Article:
Tea Towel Tote
I tried to email some of you to give you a heads up, but the email got kicked back to me.
Check your local listing to see when the three hour-long episodes repeat.
The show features artisans around the US who specialize in weaving, quilting, blacksmithing, jewelry, sculpture, furniture, etc.
Okay, onward to my submission to the first purse challenge.
I was faced with my own challenge during this project--my eyesight.
I just can't see up close anymore.
Time for reading glasses (groan...).
So this was more difficult than I intended.
So forgive my less-than-perfect stitches this time around.
My tea towel tote started when I found a tea towel hanging in a thrift store for 65 cents.
It still had a little gold sticker on it that stated it was linen.
It was stiff and unused, and I just assumed it was vintage.
I paired it with a plaid in a similar color scheme (an odd brownish, brick red), and a beige linen, both given to me by a friend of my mom who used to be a professional seamstress.
I decided to use one of my vintage patterns, and was pleasantly surprised with how this pattern comes together--I'm sure I'll use it again.
The construction technique was completely different than any other bag I've made previously.
That in itself has been a fun learning experience.
The towel said "Arabic Snacks", and had several recipes.
I utilized the main portion of the towel as the outer pocket.
I actually had the presence of mind to reverse the two portions of the strap, so they hang identically.
I had a few scraps left with recipes written on them...so I thought I might incorporate those somehow on the back.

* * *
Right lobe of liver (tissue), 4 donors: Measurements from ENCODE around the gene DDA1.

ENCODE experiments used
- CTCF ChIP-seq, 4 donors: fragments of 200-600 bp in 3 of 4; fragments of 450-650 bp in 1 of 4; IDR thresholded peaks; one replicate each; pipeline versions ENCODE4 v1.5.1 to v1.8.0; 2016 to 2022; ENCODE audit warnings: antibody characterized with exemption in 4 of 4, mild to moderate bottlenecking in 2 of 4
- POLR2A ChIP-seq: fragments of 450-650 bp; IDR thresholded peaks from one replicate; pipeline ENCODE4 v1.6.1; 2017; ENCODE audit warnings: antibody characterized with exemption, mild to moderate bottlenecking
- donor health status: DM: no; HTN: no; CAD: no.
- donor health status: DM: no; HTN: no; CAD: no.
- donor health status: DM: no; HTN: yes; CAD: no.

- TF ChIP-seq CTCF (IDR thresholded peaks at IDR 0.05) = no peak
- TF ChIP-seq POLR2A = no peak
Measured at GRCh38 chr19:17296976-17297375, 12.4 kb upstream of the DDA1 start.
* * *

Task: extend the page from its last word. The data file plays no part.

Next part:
Initially I was going to place a recipe for hummus and arabic coffee on the back (those were the scraps left), above the large piece that I had placed on the bottom of the back piece.
But it was just too plonked on there. There was no cohesiveness.
So I decided to cut the scraps up at random and do a sort-of seminole quilting technique, but without precision.
I was initially disappointed with myself for being so rash and ruining a perfectly good piece of text.
But I'm trying to get away from being glued to my ruler and a pattern guide.
I figure any sort of experimentation is both freeing and a learning experience.
So I made a band encased with bias strips I cut out of the plaid fabric,
but it was just missing something.
Then it came to me!
I decided to copy two images from a cookbook onto fabric.
I found the cookbook in a box of freebies at the library (written about here. One pic, and the other pic)
Using the entire page was overkill, so I just cut out the woman and placed her to the left under the band.
I then copied the lamp onto shrink plastic and made two buttons, in two sizes.
I like to work in odd numbers, and travel the eye around to (in this instance ) three places.
I think these elements added a unique twist, and the added interest I needed.
On the front, I didn't like the plain 'Kingdom of Saudi Arabia' design, so I partially covered it with a bowl of something (a dessert probably) from the same cookbook page.
I then took a coin from the United Arab Emirates with matching jug imagery
(I found this when working in a cash vault, and couldn't believe my luck. It's so perfect for this project).
I glued the coin to the back of a button-cover to give it a shank, thereby making it into a button.
See how it's the same coffee pot? Cool, huh?
So I accomplished what I intended, which was to learn, to grow, to try something new.
The gallery of all the purses submitted for the challenge will be posted tomorrow (link on my other blog).